Though you should definitely come over for the lechon, Zubuchon also offers a slew of other dishes that are great in their own respect. Some of these dishes feature their lechon as incorporated in other Filipino classics (Sinigang, Monggo, and Sisig, just to name a few) or in other contemporary creations (one of our favorites of which is their lechon-topped Mustasa salad). Other Filipino dishes and Cebuano favorites are available, following the same philosophy of “real, natural, slow-cooked, [and] old-fashioned methods and flavor extraction”.

It’s hard to choose, but here are two we’d make sure to always add to our list of orders:

Fish Skin Tacos

Should you wish to start your feast on a lighter note, this fun appetizer is the way to go. You get twice the fishy goodness with fish skin chicharon that play the role of tortilla chips, and a small platter of kinilaw (made with tanigue fish or tuna) that packs on the piquancy and a welcome heat. Create your own mini-”tacos” by piling on the kinilaw mixture onto the fish skins, and enjoy the multiple contrasts of flavors and textures in each bite: an airy crispness and natural umami from the skins, plus the tart-spicy profile and crisp-chewy textures of the kinilaw.

Dinuguan

The classic Filipino pork blood stew already carries so rich and heavy a reputation in itself that the addition of lechon might sound a tad over-the-top, but Zubuchon does a surprisingly balanced take on the dish while staying true to traditional flavors. Thick but still on the soupy side, this version replaces the more conventional pig innards with chunks of their lechon, simmered until they melt into the stew’s hearty base. Picky diners need not fret; the blood does not overpower, with its mineral undernote beautifully evened out by the creaminess of gata, a hint of a vinegar-y tang, and a mild spiciness that warrants extra helpings of rice. Finishing off the dish are crumbles of their own chicharon for a crisp, salty contrast that enlivens the stick-to-your-ribs dish.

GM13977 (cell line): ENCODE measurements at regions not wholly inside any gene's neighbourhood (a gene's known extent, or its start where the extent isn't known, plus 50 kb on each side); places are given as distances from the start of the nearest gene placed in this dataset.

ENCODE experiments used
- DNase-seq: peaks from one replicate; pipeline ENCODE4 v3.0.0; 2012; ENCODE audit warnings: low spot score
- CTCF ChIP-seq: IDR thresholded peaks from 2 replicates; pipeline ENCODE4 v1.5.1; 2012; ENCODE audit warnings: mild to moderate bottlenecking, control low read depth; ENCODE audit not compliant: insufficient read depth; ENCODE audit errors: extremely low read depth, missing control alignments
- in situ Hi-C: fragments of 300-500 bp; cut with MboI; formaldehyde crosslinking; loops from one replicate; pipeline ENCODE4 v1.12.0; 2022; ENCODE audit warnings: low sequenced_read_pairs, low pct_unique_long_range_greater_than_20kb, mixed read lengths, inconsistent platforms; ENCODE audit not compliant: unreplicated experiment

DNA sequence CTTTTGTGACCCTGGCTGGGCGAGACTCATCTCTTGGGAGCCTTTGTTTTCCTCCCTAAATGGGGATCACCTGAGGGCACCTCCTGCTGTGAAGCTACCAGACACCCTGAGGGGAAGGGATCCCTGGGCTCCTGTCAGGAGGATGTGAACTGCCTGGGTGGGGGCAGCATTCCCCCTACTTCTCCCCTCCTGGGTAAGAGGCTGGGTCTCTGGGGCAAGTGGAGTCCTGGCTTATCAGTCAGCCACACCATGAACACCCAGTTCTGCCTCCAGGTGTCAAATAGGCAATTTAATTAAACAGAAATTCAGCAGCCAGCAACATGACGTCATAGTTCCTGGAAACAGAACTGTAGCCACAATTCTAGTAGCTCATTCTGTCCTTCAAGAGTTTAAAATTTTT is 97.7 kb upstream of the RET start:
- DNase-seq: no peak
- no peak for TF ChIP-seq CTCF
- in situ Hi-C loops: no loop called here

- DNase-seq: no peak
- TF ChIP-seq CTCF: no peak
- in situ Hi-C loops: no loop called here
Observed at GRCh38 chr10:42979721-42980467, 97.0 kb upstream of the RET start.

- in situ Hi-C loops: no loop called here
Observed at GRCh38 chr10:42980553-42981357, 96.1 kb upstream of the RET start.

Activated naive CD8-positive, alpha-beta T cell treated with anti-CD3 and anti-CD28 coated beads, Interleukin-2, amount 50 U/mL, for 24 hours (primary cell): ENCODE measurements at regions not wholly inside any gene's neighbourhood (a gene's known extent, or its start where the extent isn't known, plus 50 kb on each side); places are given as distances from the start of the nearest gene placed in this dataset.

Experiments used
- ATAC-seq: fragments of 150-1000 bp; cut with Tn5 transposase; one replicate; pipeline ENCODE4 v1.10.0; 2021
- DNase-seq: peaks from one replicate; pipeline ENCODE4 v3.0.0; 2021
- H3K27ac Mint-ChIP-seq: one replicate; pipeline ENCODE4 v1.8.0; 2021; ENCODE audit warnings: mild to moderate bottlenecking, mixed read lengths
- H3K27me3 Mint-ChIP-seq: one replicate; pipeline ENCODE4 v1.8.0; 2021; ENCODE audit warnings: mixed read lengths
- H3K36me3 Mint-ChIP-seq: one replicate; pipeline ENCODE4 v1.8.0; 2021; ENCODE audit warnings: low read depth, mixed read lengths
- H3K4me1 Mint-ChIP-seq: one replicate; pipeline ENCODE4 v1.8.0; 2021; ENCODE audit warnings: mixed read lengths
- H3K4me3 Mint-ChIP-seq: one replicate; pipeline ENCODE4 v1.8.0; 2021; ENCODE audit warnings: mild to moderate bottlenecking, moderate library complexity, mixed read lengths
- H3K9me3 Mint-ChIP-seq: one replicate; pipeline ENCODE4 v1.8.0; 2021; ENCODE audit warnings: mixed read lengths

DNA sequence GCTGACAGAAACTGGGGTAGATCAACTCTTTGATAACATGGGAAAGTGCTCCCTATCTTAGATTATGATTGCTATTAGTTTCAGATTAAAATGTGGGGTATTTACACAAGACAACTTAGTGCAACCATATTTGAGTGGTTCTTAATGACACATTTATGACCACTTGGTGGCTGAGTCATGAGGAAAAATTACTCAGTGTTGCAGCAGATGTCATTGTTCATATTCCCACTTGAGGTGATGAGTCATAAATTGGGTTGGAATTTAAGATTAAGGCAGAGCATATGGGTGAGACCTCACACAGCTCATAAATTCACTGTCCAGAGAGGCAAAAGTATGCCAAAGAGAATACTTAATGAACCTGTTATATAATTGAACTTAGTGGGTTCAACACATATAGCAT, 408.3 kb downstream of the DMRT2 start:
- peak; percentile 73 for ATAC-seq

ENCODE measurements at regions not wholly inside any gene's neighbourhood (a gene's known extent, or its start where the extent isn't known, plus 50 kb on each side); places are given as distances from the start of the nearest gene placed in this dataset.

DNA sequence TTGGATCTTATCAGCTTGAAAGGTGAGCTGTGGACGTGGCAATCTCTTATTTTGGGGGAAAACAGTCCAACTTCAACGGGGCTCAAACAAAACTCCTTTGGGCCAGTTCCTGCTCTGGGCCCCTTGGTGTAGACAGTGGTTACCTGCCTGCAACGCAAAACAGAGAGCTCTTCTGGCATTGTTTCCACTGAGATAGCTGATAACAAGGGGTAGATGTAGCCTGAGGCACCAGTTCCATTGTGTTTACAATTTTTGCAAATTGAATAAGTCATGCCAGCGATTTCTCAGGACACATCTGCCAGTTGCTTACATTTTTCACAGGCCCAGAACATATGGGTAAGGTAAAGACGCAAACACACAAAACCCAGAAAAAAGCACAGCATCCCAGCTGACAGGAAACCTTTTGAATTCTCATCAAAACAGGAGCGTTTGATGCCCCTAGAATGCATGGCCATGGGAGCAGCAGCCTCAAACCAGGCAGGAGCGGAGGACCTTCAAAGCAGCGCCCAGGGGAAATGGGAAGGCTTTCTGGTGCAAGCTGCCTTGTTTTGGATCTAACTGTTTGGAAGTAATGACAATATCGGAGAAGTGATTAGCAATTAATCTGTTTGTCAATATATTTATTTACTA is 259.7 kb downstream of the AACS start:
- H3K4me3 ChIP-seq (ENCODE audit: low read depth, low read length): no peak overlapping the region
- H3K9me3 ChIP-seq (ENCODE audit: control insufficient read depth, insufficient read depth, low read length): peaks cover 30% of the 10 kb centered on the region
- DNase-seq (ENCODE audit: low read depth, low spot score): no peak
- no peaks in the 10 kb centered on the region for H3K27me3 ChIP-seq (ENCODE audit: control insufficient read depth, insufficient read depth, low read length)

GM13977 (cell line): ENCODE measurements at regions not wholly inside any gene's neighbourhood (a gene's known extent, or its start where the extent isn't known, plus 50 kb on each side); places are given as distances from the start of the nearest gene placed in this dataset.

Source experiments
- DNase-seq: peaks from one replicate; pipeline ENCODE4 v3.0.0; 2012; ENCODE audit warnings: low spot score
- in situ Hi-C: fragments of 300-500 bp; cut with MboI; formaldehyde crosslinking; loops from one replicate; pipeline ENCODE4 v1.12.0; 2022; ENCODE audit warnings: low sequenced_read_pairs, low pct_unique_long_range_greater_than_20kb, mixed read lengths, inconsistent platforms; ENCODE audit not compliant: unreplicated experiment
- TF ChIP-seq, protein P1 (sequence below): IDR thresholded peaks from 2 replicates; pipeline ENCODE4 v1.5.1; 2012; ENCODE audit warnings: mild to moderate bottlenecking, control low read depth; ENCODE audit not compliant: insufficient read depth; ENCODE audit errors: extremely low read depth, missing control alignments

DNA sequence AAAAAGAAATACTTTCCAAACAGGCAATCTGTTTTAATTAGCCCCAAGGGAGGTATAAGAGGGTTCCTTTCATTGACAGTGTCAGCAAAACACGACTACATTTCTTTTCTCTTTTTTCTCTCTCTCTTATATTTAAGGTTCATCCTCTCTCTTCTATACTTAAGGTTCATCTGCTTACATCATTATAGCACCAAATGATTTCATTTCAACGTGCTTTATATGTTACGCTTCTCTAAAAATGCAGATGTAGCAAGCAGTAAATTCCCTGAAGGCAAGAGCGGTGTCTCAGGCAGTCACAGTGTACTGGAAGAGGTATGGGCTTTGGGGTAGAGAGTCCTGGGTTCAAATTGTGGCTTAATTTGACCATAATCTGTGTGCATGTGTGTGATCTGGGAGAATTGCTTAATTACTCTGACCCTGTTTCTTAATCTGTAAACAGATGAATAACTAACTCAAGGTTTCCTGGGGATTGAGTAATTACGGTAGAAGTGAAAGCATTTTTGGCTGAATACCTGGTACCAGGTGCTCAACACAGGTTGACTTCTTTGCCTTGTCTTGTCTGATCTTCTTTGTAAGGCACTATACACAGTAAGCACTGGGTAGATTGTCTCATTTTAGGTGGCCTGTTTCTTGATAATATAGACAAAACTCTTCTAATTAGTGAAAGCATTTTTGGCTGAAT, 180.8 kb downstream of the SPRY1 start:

Zubuchon

A Cebu-hailing Filipino restaurant best known for their all-natural take on lechon.

ADDRESS: Talisay st., Brgy. San Antonio, Makati
Contact: (02) 809-0149 / 0956-4771999
VISIT: 10AM-10PM Mondays to Sundays
SPEND: PHP 200-400 for shareable appetizers; PHP 200-800 for shareable main dishes; PHP 150-200 for solo fast meals or merienda
FOLLOW: Instagram / Facebook / Website

Patricia Baes SEE AUTHOR Patricia Baes

Trish thinks too much about everything—truth, existence.....and what’s on her plate. Her ongoing quest for a better relationship with food has led to a passion for cooking, gastronomy, and a newfound interest in its politics. She is a cheapskate in other aspects of her life, preferring to use her savings on specialty vinegars and degustation menus. While she admits to eating out too much, cooking and baking remain her first love, and she's always looking for quirky new ways to use up seasonal produce. Thanks to her obsession with (unnecessarily) making everything from scratch, she is now desperate to clear her fridge full of homemade condiments. She dreams of perfecting the art of making soufflé with her crappy toaster oven.